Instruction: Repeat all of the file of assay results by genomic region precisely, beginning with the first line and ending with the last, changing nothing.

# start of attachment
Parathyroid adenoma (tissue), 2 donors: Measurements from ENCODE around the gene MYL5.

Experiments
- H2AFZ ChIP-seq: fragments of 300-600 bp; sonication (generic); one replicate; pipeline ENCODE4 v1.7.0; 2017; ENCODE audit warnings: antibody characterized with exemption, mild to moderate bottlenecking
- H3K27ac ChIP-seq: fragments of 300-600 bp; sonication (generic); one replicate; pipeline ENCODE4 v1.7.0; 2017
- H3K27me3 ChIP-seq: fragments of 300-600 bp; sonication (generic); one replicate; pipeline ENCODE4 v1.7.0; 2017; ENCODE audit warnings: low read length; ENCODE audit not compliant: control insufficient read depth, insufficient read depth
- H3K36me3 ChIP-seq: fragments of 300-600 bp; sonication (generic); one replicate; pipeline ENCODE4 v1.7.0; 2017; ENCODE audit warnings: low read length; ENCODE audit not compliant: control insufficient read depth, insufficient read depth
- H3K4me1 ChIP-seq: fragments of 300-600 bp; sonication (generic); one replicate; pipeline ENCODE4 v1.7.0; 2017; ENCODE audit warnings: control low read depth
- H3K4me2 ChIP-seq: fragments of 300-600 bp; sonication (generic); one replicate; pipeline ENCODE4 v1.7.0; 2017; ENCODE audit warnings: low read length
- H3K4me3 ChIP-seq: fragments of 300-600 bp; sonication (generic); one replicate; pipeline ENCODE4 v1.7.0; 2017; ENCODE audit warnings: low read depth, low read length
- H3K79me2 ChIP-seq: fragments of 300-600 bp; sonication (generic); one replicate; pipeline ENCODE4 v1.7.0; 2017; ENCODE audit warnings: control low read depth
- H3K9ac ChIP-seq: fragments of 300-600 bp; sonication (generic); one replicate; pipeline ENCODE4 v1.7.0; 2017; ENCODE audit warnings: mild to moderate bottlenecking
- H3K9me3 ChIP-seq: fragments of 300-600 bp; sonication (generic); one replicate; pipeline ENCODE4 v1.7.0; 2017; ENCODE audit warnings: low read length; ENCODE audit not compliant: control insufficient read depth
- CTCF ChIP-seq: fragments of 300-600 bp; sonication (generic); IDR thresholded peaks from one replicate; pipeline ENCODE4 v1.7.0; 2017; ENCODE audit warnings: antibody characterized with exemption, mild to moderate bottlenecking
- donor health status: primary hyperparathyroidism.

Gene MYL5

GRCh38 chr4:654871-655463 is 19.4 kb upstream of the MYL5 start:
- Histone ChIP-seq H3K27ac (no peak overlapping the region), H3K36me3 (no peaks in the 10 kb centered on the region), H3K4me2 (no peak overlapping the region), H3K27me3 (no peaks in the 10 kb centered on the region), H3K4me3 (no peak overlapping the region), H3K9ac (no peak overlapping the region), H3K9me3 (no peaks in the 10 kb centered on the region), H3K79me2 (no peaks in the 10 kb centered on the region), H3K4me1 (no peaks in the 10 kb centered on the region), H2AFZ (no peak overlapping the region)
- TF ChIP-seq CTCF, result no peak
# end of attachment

Parathyroid adenoma (tissue), 2 donors: Measurements from ENCODE around the gene MYL5.

Experiments
- H2AFZ ChIP-seq: fragments of 300-600 bp; sonication (generic); one replicate; pipeline ENCODE4 v1.7.0; 2017; ENCODE audit warnings: antibody characterized with exemption, mild to moderate bottlenecking
- H3K27ac ChIP-seq: fragments of 300-600 bp; sonication (generic); one replicate; pipeline ENCODE4 v1.7.0; 2017
- H3K27me3 ChIP-seq: fragments of 300-600 bp; sonication (generic); one replicate; pipeline ENCODE4 v1.7.0; 2017; ENCODE audit warnings: low read length; ENCODE audit not compliant: control insufficient read depth, insufficient read depth
- H3K36me3 ChIP-seq: fragments of 300-600 bp; sonication (generic); one replicate; pipeline ENCODE4 v1.7.0; 2017; ENCODE audit warnings: low read length; ENCODE audit not compliant: control insufficient read depth, insufficient read depth
- H3K4me1 ChIP-seq: fragments of 300-600 bp; sonication (generic); one replicate; pipeline ENCODE4 v1.7.0; 2017; ENCODE audit warnings: control low read depth
- H3K4me2 ChIP-seq: fragments of 300-600 bp; sonication (generic); one replicate; pipeline ENCODE4 v1.7.0; 2017; ENCODE audit warnings: low read length
- H3K4me3 ChIP-seq: fragments of 300-600 bp; sonication (generic); one replicate; pipeline ENCODE4 v1.7.0; 2017; ENCODE audit warnings: low read depth, low read length
- H3K79me2 ChIP-seq: fragments of 300-600 bp; sonication (generic); one replicate; pipeline ENCODE4 v1.7.0; 2017; ENCODE audit warnings: control low read depth
- H3K9ac ChIP-seq: fragments of 300-600 bp; sonication (generic); one replicate; pipeline ENCODE4 v1.7.0; 2017; ENCODE audit warnings: mild to moderate bottlenecking
- H3K9me3 ChIP-seq: fragments of 300-600 bp; sonication (generic); one replicate; pipeline ENCODE4 v1.7.0; 2017; ENCODE audit warnings: low read length; ENCODE audit not compliant: control insufficient read depth
- CTCF ChIP-seq: fragments of 300-600 bp; sonication (generic); IDR thresholded peaks from one replicate; pipeline ENCODE4 v1.7.0; 2017; ENCODE audit warnings: antibody characterized with exemption, mild to moderate bottlenecking
- donor health status: primary hyperparathyroidism.

Gene MYL5

GRCh38 chr4:654871-655463 is 19.4 kb upstream of the MYL5 start:
- Histone ChIP-seq H3K27ac (no peak overlapping the region), H3K36me3 (no peaks in the 10 kb centered on the region), H3K4me2 (no peak overlapping the region), H3K27me3 (no peaks in the 10 kb centered on the region), H3K4me3 (no peak overlapping the region), H3K9ac (no peak overlapping the region), H3K9me3 (no peaks in the 10 kb centered on the region), H3K79me2 (no peaks in the 10 kb centered on the region), H3K4me1 (no peaks in the 10 kb centered on the region), H2AFZ (no peak overlapping the region)
- TF ChIP-seq CTCF, result no peak